This year it turns out I’m far too awesome to be mentioned on their webpage, but rest assured that I will be there with a very full schedule:

Thursday, February 11
Noon – Mormons in Horror
From the program: “There is a growing number of LDS people who read, edit, and write horror fiction. What tensions do they see with their faith and culture and this genre? How does their belief color what they find ‘scary?’”
(Dan Wells, Eric Swedin, Michael R. Collings, Eric James Stone, Lee Allred (M))

Friday, February 12
Noon – Pacing and Story Structure
This is my first attempt at a full-on presentation–no panel, no back-up, just me and a slide show for 50 minutes straight. Also: it’s going to be awesome, and you want to be there. I’m going to present a larger, more interactive version of my Star Trek RPG structure system.
(Dan Wells)

5:00 PM -Writing a good suspense/horror story.
It’s more than just blood and gore–in fact, for a lot of people, blood and gore only get in the way of a really good scare. What makes suspense and horror good, and how can you do it well?
(Dan Wells, Eric Swedin, Scott Parkin (M), Larry Correia)

6:00 PM – Abnormal Psychology and how to use it in your fiction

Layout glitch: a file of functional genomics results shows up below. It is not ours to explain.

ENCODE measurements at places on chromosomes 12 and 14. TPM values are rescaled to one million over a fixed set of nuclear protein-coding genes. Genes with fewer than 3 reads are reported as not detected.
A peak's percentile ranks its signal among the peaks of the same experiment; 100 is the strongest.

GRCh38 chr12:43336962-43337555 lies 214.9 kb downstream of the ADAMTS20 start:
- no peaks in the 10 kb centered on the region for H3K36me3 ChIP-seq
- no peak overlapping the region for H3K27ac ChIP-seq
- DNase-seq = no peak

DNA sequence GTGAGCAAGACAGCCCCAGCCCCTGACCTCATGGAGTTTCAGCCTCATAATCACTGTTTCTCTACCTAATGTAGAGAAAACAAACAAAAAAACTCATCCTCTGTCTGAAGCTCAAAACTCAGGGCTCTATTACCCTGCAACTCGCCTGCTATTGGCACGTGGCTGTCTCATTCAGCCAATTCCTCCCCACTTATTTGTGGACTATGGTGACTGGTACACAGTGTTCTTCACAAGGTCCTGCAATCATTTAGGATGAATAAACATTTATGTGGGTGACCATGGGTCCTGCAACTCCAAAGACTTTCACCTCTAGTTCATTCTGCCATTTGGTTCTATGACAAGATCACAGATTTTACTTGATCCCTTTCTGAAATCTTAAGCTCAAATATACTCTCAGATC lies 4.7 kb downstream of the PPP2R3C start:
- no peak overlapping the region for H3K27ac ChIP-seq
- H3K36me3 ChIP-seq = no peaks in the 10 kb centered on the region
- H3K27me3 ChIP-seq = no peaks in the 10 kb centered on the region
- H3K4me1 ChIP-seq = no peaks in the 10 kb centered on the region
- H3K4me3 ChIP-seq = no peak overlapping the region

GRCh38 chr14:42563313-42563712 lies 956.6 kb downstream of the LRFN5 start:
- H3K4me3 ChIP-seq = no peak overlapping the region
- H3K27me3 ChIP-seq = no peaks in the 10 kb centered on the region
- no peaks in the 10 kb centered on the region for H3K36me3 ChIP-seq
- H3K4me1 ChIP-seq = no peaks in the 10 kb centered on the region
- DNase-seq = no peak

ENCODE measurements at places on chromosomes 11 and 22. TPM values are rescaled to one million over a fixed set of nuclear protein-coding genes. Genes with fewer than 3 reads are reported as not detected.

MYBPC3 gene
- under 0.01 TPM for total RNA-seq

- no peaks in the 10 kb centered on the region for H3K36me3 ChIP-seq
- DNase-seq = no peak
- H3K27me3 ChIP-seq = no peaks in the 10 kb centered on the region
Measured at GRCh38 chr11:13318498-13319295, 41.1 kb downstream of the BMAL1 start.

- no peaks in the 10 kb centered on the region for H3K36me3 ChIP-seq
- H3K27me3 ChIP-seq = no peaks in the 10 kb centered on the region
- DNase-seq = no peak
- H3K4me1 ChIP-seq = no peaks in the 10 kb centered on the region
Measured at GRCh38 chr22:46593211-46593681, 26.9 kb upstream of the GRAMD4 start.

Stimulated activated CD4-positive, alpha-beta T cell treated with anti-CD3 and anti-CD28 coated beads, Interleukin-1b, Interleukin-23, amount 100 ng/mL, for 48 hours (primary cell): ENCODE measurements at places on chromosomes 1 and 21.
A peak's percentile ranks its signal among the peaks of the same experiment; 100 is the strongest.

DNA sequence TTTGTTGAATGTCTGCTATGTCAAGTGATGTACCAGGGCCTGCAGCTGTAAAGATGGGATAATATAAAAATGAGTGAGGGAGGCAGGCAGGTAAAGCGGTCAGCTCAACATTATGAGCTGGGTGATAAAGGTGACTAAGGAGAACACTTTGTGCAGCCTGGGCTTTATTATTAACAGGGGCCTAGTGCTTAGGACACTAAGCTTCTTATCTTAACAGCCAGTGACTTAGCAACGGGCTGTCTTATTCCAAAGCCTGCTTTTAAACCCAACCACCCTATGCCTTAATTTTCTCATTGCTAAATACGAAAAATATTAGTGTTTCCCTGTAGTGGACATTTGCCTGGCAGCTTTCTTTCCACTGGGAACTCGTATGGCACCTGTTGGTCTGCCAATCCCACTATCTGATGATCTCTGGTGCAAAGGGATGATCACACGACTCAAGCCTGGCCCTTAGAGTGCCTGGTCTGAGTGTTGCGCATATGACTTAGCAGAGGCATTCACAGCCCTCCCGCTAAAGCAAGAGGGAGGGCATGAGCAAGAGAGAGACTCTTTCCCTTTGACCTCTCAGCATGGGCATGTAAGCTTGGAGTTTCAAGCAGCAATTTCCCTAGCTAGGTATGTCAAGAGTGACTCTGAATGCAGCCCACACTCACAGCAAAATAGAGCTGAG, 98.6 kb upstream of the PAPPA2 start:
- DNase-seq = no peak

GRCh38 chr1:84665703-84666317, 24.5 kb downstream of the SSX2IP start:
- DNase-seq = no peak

I can make up all kinds of crap for this, but the real draw here is Dr. Carlisle, an excellent speaker and scientist who specializes in criminal and abnormal psychology. He’s an incredible resource.
(Dr. Al Carlisle, Jess Meeks, Dan Wells)

7:00 PM – Zombies: A cultural and social metaphor
Zombies are ridiculously popular right now: what’s the big deal? Are they just a convenient bad guy to be chainsawed by a plucky heroine, or is there something deeper at work–something that speaks to us on a cultural, social, and even political level? This is one of my favorite topics, so come prepared for a great discussion.
(Dan Wells, Eric Swedin, Aleta Clegg, Marty Brenneis, David Ferro)

Saturday, February 13
3:00 PM – The Experience of Writing a Good Blog